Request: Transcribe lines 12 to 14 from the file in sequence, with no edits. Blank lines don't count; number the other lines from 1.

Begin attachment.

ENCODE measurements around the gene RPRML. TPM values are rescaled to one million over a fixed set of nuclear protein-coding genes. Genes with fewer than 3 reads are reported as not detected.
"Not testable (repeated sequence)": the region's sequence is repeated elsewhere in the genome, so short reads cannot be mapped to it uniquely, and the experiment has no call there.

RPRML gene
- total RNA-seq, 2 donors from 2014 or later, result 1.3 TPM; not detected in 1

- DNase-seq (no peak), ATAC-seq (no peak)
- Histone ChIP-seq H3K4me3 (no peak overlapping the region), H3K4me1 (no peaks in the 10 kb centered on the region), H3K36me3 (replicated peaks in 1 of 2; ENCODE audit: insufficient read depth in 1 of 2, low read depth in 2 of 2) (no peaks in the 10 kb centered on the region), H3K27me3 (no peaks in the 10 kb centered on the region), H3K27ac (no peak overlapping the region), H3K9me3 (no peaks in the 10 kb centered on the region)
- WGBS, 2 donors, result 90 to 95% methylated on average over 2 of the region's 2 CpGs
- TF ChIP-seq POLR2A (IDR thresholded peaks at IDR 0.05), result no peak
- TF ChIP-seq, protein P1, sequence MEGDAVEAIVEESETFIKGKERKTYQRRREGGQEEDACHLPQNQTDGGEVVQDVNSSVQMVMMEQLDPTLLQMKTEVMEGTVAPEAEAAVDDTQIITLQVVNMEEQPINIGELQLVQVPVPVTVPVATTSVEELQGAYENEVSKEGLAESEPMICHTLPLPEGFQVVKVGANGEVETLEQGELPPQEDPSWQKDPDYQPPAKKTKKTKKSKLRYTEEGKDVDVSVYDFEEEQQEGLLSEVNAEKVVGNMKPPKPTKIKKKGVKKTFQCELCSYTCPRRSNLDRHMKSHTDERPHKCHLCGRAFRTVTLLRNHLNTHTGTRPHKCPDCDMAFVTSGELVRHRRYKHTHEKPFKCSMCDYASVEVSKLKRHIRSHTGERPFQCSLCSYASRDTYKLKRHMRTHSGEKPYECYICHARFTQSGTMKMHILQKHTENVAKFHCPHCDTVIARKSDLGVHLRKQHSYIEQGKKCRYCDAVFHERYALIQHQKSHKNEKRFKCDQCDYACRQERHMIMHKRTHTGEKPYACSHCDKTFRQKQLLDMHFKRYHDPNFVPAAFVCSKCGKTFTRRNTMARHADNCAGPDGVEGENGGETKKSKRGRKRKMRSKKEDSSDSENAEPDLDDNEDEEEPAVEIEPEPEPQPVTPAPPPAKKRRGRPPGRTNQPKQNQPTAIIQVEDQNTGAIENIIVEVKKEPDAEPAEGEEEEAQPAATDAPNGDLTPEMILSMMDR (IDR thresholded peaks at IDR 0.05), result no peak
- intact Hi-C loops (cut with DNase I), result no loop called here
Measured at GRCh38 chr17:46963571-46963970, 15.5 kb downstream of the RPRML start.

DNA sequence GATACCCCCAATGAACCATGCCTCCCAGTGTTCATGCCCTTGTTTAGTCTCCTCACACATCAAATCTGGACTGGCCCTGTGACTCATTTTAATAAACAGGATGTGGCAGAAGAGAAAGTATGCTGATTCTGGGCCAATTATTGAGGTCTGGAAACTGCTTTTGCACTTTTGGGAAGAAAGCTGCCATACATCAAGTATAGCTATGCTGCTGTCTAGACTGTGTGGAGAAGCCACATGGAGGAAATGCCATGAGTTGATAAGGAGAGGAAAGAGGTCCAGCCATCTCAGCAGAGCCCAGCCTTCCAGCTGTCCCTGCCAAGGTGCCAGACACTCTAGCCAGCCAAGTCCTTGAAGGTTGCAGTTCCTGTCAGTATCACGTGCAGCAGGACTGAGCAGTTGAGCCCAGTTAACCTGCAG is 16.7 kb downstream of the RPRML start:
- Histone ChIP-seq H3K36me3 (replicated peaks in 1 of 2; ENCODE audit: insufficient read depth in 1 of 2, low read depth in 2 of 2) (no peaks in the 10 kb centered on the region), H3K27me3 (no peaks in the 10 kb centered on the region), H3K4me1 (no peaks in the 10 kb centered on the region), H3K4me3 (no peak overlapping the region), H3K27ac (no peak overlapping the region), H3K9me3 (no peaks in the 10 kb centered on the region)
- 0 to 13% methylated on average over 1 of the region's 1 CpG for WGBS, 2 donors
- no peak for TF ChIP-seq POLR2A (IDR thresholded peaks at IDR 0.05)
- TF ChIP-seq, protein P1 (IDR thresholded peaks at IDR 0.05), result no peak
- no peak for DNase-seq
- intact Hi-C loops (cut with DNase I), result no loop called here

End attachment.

DNA sequence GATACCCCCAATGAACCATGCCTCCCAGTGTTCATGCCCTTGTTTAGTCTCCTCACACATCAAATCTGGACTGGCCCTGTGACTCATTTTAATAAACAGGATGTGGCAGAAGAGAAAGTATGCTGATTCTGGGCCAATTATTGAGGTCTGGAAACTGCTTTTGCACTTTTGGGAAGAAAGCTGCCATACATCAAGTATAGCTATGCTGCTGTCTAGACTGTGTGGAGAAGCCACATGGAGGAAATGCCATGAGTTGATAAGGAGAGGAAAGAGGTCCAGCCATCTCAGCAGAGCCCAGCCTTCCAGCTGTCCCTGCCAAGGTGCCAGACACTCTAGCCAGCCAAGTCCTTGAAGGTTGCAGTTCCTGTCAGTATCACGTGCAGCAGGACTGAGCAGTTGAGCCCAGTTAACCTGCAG is 16.7 kb downstream of the RPRML start:
- Histone ChIP-seq H3K36me3 (replicated peaks in 1 of 2; ENCODE audit: insufficient read depth in 1 of 2, low read depth in 2 of 2) (no peaks in the 10 kb centered on the region), H3K27me3 (no peaks in the 10 kb centered on the region), H3K4me1 (no peaks in the 10 kb centered on the region), H3K4me3 (no peak overlapping the region), H3K27ac (no peak overlapping the region), H3K9me3 (no peaks in the 10 kb centered on the region)
- 0 to 13% methylated on average over 1 of the region's 1 CpG for WGBS, 2 donors